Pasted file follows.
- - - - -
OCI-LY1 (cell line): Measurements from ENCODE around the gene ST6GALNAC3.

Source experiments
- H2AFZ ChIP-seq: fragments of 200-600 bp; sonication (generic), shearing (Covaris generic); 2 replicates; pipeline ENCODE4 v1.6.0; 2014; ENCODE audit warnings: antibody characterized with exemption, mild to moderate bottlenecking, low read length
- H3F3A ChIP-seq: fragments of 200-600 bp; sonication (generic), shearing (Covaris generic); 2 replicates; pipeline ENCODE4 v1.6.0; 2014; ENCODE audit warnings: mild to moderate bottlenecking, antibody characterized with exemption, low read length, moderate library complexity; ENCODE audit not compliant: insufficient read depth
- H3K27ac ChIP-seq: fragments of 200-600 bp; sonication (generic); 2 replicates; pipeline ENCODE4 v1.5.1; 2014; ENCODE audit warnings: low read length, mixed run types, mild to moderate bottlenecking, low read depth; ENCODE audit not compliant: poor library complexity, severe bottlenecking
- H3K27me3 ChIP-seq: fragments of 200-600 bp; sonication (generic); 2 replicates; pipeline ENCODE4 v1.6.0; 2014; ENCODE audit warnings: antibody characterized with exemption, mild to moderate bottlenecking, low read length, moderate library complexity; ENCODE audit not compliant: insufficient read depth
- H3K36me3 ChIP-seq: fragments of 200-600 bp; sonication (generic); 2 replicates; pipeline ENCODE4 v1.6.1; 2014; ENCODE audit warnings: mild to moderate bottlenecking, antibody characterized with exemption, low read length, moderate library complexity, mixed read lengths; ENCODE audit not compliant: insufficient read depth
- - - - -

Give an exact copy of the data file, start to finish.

OCI-LY1 (cell line): Measurements from ENCODE around the gene ST6GALNAC3.

Source experiments
- H2AFZ ChIP-seq: fragments of 200-600 bp; sonication (generic), shearing (Covaris generic); 2 replicates; pipeline ENCODE4 v1.6.0; 2014; ENCODE audit warnings: antibody characterized with exemption, mild to moderate bottlenecking, low read length
- H3F3A ChIP-seq: fragments of 200-600 bp; sonication (generic), shearing (Covaris generic); 2 replicates; pipeline ENCODE4 v1.6.0; 2014; ENCODE audit warnings: mild to moderate bottlenecking, antibody characterized with exemption, low read length, moderate library complexity; ENCODE audit not compliant: insufficient read depth
- H3K27ac ChIP-seq: fragments of 200-600 bp; sonication (generic); 2 replicates; pipeline ENCODE4 v1.5.1; 2014; ENCODE audit warnings: low read length, mixed run types, mild to moderate bottlenecking, low read depth; ENCODE audit not compliant: poor library complexity, severe bottlenecking
- H3K27me3 ChIP-seq: fragments of 200-600 bp; sonication (generic); 2 replicates; pipeline ENCODE4 v1.6.0; 2014; ENCODE audit warnings: antibody characterized with exemption, mild to moderate bottlenecking, low read length, moderate library complexity; ENCODE audit not compliant: insufficient read depth
- H3K36me3 ChIP-seq: fragments of 200-600 bp; sonication (generic); 2 replicates; pipeline ENCODE4 v1.6.1; 2014; ENCODE audit warnings: mild to moderate bottlenecking, antibody characterized with exemption, low read length, moderate library complexity, mixed read lengths; ENCODE audit not compliant: insufficient read depth